For me, Bill Cardille, the host of Studio Wrestling in Pittsburgh, was the voice of my childhood. Could he describe the moves the way Gordon Solie did? The answer is probably not. But what Cardille did was make the show entertaining.

His death on Thursday, July 21, at the age of 87, has me reflecting back on those days.

Lord Zoltan and Bill Cardille a few years back.

In 1961, Cardille, who was born in Sharon, Penn., and had begun his career at WICU in Erie, PA in 1957 before moving to Pittsburgh’s WIIC Channel 11 (where he was actually the first voice heard when it went on the air), took over as host announcer on Studio Wrestling and made it one of the most popular wrestling TV shows in the country. He would introduce each week’s show with his tag line: “Welcome to 90 minutes of unorganized mayhem where anything is liable to happen, probably and usually does!”

The format was a 90-minute show consisting of two-out-three fall squash matches. Even as a nine-year-old I knew Jerry Dorsey wasn’t going to beat Waldo von Erich, but Bill Cardille, with his colorful delivery, could make this match fun and interesting.

When he was interviewing Bruno Sammartino, and George Steele came out, you knew that Bill’s solid-oak name placard was about to get broken over Bruno’s head and Cardille would do as good of job selling the mayhem as the wrestlers did.

It seemed that Bill was always in a good mood on the show, whether it was calling a match with Dominic DeNucci manhandling Frank Durso, or George Steele scaring the life out of Pittsburgh Pirates Hall of Famer Pie Traynor, who was there to do the live American Heating commercials. Cardille even made a star of a fan, Ann Buckalew, who he named Ringside Rosie; she was a staple at all the WIIC TV shows as well as the Civic Arena events.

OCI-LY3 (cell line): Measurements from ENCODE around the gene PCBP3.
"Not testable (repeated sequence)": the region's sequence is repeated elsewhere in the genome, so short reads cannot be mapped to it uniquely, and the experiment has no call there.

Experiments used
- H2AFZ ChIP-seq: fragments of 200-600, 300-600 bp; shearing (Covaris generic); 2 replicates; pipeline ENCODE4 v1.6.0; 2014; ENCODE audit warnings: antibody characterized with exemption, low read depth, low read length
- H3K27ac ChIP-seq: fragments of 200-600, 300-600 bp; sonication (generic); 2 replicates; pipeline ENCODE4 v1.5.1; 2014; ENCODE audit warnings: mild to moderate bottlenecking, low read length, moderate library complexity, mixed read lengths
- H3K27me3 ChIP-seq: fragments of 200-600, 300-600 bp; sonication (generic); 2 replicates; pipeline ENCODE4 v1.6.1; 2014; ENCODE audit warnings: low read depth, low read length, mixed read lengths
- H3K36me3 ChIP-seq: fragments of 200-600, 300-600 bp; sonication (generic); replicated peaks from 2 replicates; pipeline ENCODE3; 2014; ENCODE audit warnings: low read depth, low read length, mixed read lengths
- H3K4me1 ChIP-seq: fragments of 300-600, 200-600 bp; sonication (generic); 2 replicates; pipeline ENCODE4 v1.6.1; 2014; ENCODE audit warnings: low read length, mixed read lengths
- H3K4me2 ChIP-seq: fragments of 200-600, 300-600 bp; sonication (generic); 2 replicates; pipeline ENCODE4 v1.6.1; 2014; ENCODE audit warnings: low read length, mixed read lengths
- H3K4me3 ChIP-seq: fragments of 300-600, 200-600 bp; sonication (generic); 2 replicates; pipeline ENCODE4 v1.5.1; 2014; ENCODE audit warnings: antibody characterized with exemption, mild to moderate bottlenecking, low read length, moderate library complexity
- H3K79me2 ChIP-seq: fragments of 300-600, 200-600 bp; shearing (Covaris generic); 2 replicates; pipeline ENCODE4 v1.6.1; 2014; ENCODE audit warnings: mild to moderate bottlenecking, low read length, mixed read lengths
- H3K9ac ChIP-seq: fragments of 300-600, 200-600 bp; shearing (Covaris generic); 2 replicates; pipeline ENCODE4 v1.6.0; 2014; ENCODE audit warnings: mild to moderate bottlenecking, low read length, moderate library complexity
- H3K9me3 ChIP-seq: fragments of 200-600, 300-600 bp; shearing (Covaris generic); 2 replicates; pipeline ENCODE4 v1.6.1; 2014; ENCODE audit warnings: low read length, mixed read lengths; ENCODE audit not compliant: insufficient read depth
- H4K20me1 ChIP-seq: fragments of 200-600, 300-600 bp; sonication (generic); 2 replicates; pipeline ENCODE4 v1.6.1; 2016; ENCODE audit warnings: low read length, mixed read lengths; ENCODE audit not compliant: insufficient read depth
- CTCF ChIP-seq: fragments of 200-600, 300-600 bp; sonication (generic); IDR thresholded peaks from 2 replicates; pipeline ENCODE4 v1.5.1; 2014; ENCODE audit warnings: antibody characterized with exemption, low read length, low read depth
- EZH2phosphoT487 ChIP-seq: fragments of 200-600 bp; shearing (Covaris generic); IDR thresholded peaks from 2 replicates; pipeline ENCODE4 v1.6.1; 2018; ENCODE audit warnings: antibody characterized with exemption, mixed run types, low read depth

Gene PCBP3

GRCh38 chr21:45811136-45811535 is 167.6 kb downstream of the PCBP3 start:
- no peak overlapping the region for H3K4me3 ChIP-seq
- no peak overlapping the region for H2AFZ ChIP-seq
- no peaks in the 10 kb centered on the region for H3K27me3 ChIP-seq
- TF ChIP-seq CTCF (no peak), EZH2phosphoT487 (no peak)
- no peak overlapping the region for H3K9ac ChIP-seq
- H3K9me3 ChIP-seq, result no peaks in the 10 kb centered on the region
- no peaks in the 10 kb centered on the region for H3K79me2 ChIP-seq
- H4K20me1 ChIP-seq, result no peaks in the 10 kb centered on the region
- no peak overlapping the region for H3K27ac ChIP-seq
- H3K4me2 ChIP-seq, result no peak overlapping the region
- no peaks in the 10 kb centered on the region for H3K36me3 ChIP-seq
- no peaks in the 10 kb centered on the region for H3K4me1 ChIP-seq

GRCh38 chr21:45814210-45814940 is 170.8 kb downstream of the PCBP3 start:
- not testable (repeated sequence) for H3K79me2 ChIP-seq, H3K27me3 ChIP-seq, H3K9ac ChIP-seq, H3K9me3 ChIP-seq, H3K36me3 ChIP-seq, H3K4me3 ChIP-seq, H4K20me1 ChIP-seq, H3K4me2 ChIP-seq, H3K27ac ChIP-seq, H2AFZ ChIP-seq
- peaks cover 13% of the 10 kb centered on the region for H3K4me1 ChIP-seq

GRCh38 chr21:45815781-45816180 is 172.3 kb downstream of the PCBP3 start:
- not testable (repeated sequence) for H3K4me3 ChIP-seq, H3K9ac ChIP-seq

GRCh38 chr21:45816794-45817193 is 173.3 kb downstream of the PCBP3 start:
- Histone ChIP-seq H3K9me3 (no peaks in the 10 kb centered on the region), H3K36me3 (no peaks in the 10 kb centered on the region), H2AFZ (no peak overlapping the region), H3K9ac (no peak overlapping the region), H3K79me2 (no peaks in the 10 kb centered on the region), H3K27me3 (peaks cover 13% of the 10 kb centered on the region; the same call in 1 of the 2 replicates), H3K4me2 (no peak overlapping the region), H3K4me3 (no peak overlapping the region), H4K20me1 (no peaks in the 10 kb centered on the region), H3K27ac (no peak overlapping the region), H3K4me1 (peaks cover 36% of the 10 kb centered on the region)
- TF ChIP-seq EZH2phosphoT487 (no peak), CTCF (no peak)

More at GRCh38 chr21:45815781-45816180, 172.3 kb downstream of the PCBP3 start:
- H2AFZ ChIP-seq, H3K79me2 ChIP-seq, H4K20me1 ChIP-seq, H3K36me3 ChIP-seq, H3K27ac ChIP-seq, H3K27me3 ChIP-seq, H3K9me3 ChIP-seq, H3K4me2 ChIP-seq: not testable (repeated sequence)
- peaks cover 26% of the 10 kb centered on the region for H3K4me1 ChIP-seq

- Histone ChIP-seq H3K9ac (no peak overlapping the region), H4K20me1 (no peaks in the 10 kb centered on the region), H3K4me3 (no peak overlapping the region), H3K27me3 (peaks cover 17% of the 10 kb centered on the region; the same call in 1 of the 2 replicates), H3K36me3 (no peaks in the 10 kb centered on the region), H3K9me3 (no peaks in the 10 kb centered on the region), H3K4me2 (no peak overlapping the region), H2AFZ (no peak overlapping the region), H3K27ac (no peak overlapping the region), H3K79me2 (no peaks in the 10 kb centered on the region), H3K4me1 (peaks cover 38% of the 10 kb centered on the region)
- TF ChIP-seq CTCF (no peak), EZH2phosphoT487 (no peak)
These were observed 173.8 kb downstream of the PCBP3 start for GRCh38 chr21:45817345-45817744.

Another popular thing Cardille did on Studio Wrestling was the Pedestrian Parade. If the matches ended early and there was still TV time left, he would interview fans as the lined up to leave the TV studio. This was the only wrestling TV show I ever saw that happen on.

But Studio Wrestling was not the only show Bill Cardille was famous for in Pittsburgh.

He is best known for hosting Chiller Theatre on Saturday nights on Channel 11. Here is where he earned the nickname of Chilly Billy. The late-night horror, fantasy, science fiction movie show started in 1964. Unlike most horror show hosts, Chilly Billy didn’t wear any scary make up or costumes (but sometimes maybe a flashy tuxedo). He would start the show by lighting up a cigarette and end it with his signature signoff “Good Night and Sleep Warm.”

I didn’t always make it up for the 11:30 p.m. start and rarely made it to the end of the second movie, but like his wrestling commentating, Bill could put over a less-than-stellar movie and make you watch.

After Saturday Night Live forced the show to move to a 1 a.m. start time I would rarely see it before it left the air in 1983 — though I had a few very late Saturday nights while in college passing out in front of the TV to Chilly Billy. Joe Flaherty on Second City TV paid homage to Chilly Billy with his Count Floyd character.

While Cardille also was the announcer for the WWWF TV show from 1969 through the early 1970s, it is his time as host of Studio Wrestling in Pittsburgh that is what most wrestling fans remember him for.

He was a class act, a true professional and an entertainer. He made bad matches watchable and talk you into watching a bad horror movie at midnight.

Bill Cardille is now somewhere with Ringside Rosie, Waldo von Erich and Norman the Castle Keeper (one of his Chiller Theatre sidekicks).

Chilly Billy, we will miss you.